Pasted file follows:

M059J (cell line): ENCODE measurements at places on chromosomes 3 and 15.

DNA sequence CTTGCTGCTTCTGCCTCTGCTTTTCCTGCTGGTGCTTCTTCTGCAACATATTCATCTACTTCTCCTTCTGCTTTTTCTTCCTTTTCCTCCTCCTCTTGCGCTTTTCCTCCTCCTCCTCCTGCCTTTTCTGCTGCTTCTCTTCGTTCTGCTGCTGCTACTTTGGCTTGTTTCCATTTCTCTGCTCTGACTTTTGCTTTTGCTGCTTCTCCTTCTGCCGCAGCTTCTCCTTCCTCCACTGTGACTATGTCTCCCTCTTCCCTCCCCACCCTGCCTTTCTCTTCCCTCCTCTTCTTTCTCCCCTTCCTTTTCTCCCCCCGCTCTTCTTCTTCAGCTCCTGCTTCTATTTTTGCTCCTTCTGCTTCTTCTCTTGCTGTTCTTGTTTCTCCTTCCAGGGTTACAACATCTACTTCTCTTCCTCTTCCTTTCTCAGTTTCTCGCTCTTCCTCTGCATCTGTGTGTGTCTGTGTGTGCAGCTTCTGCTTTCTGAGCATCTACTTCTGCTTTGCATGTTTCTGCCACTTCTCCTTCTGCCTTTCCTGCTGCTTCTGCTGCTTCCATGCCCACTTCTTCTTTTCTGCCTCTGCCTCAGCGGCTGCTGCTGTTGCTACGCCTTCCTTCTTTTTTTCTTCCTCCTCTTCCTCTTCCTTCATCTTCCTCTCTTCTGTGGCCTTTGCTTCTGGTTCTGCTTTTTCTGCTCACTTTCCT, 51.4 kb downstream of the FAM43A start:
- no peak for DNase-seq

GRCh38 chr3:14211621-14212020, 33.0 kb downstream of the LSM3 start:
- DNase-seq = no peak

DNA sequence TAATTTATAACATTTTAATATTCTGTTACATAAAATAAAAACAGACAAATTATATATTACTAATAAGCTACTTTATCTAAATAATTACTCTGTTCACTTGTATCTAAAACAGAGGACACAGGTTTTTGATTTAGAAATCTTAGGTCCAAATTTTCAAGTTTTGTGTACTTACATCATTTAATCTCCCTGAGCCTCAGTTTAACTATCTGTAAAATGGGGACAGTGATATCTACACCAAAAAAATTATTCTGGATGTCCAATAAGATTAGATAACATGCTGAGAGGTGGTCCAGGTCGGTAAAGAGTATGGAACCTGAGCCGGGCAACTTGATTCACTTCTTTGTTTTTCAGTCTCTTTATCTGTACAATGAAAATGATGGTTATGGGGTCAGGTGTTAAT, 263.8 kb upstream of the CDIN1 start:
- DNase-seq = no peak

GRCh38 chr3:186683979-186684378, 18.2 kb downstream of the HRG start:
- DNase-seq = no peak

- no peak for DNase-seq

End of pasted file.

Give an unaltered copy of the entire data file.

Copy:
M059J (cell line): ENCODE measurements at places on chromosomes 3 and 15.

DNA sequence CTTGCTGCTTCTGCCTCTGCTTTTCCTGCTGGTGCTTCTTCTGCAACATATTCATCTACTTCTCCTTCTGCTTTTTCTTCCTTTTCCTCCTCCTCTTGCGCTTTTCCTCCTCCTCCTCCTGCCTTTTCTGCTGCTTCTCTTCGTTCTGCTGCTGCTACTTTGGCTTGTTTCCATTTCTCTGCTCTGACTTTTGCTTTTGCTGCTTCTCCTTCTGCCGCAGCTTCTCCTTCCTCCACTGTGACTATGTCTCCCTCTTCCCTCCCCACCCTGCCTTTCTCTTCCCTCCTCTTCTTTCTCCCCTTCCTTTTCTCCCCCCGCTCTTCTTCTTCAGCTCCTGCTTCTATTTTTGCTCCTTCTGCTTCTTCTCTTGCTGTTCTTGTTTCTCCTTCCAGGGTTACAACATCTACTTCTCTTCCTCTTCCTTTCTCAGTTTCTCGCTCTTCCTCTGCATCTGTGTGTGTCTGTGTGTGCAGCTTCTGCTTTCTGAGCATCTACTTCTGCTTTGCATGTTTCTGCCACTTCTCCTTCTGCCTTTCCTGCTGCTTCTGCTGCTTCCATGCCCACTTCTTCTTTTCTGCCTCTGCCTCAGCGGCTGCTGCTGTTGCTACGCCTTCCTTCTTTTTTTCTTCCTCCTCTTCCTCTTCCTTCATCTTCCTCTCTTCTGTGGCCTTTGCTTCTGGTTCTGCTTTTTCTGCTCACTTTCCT, 51.4 kb downstream of the FAM43A start:
- no peak for DNase-seq

GRCh38 chr3:14211621-14212020, 33.0 kb downstream of the LSM3 start:
- DNase-seq = no peak

DNA sequence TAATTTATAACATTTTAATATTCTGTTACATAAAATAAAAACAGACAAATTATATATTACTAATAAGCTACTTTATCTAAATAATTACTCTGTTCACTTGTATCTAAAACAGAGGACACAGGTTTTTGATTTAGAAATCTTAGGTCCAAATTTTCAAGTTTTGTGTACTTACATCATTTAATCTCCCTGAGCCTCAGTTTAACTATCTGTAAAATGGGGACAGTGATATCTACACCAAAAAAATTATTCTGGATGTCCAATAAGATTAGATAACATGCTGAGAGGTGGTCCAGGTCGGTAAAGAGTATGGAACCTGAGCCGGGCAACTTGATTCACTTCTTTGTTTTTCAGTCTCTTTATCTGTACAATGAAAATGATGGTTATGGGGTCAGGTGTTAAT, 263.8 kb upstream of the CDIN1 start:
- DNase-seq = no peak

GRCh38 chr3:186683979-186684378, 18.2 kb downstream of the HRG start:
- DNase-seq = no peak

- no peak for DNase-seq